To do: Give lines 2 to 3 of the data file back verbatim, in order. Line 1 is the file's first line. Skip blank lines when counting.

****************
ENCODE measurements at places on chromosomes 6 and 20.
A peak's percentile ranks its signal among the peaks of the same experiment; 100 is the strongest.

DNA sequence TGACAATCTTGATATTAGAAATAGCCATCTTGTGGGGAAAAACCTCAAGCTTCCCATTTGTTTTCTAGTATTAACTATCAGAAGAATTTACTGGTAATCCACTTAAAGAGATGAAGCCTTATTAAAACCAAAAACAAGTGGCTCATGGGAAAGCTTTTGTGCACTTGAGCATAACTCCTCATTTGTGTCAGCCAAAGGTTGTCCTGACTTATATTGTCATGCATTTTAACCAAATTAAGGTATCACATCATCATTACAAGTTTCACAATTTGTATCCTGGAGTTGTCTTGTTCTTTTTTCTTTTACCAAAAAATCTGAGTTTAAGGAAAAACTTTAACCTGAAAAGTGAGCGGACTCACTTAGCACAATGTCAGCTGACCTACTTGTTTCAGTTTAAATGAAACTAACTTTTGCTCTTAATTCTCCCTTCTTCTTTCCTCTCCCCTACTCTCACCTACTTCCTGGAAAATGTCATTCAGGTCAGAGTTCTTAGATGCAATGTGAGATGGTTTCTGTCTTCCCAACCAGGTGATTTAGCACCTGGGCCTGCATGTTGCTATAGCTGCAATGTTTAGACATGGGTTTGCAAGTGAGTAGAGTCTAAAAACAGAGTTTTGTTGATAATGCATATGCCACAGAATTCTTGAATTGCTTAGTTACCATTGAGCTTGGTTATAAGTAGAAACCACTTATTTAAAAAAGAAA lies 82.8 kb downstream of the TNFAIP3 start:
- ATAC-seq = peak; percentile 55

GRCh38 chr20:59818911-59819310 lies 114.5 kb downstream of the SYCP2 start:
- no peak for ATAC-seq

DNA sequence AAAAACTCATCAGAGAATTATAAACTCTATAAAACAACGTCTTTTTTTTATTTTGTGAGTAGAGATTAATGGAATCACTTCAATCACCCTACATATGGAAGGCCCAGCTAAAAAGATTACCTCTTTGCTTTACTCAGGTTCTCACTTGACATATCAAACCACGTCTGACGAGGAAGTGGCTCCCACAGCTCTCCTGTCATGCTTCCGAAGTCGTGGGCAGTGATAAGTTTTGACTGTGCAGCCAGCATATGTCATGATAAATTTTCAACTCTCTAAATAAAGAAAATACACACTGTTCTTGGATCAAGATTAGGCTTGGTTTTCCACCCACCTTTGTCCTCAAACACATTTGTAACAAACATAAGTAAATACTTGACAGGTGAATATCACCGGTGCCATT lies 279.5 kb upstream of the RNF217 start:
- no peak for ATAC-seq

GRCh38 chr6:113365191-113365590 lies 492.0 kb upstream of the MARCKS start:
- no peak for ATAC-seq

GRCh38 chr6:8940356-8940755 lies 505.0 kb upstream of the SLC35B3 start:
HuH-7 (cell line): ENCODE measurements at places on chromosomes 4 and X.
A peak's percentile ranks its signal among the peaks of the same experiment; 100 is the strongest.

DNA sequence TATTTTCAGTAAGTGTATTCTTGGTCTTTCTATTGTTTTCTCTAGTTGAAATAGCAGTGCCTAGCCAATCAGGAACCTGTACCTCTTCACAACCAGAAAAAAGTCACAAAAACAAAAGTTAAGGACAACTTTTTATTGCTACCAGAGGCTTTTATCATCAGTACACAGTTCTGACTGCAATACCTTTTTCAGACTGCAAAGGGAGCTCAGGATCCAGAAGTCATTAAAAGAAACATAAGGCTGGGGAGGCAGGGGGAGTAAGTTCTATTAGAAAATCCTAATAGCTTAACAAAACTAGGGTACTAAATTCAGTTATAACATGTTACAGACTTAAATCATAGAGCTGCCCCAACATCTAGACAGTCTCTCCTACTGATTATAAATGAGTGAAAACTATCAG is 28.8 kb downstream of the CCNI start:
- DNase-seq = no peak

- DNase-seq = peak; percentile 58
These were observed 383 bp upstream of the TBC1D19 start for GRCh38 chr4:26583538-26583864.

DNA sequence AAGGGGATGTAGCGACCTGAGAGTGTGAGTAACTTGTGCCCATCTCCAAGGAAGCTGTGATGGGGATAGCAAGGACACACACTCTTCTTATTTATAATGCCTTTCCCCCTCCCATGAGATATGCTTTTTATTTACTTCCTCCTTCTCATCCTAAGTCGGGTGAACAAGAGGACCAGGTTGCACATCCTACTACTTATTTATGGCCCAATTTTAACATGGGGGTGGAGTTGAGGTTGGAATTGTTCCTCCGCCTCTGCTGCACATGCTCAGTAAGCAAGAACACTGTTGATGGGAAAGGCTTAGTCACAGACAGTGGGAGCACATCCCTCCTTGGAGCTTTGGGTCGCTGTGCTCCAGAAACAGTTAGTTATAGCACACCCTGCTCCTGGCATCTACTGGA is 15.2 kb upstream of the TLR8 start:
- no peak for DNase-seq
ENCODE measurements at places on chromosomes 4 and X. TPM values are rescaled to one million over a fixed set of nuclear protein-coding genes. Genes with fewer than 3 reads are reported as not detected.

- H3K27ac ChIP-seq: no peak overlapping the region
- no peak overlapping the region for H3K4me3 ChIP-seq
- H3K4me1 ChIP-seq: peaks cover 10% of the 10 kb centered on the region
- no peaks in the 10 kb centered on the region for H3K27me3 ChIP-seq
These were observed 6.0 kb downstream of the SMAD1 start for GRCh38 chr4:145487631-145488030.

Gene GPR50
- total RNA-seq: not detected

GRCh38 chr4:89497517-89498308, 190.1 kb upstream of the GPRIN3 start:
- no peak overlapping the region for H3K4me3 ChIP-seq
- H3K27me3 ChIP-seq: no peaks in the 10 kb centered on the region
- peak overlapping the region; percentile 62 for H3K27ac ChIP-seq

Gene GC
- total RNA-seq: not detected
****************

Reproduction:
A peak's percentile ranks its signal among the peaks of the same experiment; 100 is the strongest.

DNA sequence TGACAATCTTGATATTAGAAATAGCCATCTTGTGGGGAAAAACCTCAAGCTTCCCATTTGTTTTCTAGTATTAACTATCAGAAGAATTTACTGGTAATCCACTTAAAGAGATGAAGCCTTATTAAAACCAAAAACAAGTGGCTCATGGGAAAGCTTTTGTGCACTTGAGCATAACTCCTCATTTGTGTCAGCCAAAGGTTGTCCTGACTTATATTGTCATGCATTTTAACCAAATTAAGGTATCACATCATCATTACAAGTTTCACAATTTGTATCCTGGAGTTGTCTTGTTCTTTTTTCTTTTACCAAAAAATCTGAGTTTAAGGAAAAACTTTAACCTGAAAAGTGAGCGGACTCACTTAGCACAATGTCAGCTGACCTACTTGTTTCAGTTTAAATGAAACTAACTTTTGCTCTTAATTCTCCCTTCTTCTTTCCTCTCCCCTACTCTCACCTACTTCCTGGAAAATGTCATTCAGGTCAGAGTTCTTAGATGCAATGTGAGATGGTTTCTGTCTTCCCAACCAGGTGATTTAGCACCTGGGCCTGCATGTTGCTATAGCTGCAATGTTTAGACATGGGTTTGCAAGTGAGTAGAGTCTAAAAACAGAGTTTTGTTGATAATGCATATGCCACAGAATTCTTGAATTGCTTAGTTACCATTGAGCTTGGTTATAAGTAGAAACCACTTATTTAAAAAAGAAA lies 82.8 kb downstream of the TNFAIP3 start: